Reading Articles Later

I read a lot of articles, and sometimes I don’t really have time at that moment to read some of the longer ones (like ones I get through NYTimes, or editorials).

I’ve tried different approaches to dealing with articles to read later, but since I have two computers, I like them to be in sync with each other. I at first tried a “read later” tag on delicious, but it didn’t work for me, as I didn’t revisit the tag later. Didn’t work at all. Then I tried the “read it later” plugin for Firefox. It just basically plopped a folder on your computer that was called “read it later” and had a web component for syncing. I didn’t really like that either.

I’ve decided on using Instapaper and Readability in conjunction with Google Chrome/ium on both Windows and Ubuntu. I use Instapaper through Shareaholic, but they have a very simple bookmarklet to save stuff to the default folder under your account. Yes, this requires an account, but I think it’s totally worth it, as you can sync articles between all your browsers, and they’re not tied to just one browser or computer.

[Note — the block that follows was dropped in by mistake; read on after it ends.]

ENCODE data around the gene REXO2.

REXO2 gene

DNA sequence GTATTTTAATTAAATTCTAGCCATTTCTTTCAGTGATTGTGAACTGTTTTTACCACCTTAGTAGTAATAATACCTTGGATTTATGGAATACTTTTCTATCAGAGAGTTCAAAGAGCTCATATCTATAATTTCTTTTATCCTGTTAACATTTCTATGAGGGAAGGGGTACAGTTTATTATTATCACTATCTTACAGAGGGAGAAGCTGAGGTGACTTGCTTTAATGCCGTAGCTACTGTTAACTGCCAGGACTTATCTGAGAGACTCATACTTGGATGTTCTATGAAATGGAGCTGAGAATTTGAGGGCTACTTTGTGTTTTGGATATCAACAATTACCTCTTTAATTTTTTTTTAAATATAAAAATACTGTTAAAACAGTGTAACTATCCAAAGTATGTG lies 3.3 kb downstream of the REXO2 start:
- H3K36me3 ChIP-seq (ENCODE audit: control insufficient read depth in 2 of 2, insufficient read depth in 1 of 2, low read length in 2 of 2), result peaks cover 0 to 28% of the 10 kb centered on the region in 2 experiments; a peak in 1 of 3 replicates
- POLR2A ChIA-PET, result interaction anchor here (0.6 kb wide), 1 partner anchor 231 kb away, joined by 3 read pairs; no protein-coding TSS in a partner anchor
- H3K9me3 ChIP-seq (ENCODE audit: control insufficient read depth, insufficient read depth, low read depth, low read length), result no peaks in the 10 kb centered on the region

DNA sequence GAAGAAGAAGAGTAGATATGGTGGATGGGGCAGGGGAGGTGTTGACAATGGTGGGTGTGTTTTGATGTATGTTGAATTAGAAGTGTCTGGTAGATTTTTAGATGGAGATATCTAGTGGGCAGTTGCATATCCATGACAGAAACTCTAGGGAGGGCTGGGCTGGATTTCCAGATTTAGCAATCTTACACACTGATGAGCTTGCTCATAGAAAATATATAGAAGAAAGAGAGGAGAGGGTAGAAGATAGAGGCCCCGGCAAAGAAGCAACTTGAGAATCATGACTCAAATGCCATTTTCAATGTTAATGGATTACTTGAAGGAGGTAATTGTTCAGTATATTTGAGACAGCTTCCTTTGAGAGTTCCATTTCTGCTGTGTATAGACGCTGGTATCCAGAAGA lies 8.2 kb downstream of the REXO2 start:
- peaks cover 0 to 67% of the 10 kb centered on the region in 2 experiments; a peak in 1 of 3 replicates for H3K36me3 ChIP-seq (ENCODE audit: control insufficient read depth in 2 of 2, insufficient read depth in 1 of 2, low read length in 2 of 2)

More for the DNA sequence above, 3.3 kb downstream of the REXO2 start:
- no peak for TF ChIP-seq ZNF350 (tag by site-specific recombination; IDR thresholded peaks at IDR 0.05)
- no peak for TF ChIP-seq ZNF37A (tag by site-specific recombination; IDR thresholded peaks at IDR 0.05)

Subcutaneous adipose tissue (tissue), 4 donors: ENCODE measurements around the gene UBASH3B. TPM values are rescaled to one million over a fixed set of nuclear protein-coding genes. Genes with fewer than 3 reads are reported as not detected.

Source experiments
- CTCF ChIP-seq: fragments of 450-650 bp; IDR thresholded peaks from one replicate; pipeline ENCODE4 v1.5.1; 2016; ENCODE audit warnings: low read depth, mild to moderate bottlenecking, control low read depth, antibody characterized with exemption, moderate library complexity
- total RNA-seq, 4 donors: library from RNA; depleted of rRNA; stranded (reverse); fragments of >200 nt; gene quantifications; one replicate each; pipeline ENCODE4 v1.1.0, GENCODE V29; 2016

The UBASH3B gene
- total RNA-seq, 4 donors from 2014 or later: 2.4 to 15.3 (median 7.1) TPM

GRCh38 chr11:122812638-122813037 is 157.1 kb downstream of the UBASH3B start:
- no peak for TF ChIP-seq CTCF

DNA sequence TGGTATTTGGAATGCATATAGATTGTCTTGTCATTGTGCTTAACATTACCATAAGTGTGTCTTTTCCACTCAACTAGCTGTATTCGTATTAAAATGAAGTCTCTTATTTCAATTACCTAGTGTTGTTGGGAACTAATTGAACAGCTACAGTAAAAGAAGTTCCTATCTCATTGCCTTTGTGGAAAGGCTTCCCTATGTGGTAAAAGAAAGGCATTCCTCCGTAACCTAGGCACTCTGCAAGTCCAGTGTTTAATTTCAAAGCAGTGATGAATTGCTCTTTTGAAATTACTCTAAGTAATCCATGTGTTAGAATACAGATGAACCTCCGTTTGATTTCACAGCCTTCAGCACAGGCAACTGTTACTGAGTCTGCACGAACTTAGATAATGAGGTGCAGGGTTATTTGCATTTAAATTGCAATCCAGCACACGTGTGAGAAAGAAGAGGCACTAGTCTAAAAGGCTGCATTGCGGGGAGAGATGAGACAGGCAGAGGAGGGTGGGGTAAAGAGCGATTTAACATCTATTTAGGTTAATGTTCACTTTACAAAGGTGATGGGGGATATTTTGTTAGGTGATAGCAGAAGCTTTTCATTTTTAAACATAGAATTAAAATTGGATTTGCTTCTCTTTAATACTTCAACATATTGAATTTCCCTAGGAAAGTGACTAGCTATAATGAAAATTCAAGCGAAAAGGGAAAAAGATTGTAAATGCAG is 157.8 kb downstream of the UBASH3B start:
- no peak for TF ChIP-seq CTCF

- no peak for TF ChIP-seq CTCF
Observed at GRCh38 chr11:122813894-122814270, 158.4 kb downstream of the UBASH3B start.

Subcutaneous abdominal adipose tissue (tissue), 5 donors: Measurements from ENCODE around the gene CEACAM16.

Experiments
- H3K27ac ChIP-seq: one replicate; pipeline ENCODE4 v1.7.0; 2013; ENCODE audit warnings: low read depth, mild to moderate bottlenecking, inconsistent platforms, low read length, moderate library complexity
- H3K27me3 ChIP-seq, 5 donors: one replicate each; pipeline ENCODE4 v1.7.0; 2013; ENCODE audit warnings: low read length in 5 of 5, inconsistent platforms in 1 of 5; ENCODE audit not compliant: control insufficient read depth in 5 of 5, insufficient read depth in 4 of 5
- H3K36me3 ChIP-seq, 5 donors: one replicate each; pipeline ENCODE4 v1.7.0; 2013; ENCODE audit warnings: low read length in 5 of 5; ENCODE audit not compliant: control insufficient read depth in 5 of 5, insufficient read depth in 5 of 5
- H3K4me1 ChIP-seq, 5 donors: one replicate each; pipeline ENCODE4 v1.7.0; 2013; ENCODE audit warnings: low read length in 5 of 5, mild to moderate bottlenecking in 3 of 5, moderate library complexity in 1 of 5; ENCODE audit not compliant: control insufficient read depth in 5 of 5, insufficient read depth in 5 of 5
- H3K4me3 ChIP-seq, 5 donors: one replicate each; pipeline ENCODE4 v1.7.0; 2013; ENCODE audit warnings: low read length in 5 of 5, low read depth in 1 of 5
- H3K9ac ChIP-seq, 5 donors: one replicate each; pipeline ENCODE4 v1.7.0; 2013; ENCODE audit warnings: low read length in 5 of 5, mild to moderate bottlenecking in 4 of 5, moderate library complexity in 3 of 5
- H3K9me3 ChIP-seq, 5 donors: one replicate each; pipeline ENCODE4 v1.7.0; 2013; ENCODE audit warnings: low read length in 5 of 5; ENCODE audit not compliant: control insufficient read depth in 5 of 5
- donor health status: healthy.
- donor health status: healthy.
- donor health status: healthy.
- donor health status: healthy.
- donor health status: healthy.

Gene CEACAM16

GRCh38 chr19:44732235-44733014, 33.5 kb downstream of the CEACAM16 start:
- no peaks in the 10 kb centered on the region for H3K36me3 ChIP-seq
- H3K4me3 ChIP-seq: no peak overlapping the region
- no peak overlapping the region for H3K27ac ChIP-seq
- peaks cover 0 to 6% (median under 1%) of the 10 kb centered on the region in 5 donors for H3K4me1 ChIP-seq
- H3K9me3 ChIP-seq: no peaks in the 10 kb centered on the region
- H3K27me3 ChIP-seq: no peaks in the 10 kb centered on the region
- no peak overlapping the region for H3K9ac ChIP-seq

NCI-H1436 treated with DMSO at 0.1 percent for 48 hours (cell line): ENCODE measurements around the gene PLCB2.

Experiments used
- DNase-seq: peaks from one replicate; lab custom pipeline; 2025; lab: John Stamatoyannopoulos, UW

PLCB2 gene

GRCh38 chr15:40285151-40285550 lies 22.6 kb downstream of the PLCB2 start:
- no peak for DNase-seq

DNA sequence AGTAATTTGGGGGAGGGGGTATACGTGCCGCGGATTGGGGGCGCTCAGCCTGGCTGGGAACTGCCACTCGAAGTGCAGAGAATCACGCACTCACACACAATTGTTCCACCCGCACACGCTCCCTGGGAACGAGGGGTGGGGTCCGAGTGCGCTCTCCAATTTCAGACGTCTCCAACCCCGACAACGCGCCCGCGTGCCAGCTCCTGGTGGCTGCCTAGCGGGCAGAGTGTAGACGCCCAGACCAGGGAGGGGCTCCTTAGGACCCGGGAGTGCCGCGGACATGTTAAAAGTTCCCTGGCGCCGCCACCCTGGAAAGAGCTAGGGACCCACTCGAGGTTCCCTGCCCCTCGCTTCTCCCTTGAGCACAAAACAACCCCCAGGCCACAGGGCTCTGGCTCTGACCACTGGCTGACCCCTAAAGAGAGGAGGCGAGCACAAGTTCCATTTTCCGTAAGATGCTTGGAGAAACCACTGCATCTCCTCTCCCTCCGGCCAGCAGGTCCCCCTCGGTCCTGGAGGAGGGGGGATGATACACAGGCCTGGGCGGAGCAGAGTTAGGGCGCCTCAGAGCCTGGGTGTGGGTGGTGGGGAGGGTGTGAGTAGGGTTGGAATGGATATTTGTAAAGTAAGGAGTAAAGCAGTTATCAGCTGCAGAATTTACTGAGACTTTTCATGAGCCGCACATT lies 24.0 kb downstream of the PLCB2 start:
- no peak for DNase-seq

Readability is a great bookmarklet that strips all the ads, graphics and everythign else that pulls your attention away from the text. I love it with longer articles, and some shorter articles. It doesn’t really work with an article that relies on pictures and graphs to illustrate it’s point, but it does a great job with just text. I’m not advocating killing all ads (though I use adthwart) and graphics, but sometimes you just want to read something and not be bothered by graphics and fancy CSS stuff on a website.

Both of these bookmarklets “just work”. That’s something that usually doesn’t happen, but in this case they do, and they do very well. Try it out. Next time you don’t have time to read a huge article, try out Instapaper to save it and Readability to actually read it. You’ll get through it faster than you would on the website.

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Mechanical engineer, sports follower, gamer, lover of the offbeat, music nut, linuxchick, writer, and social geek.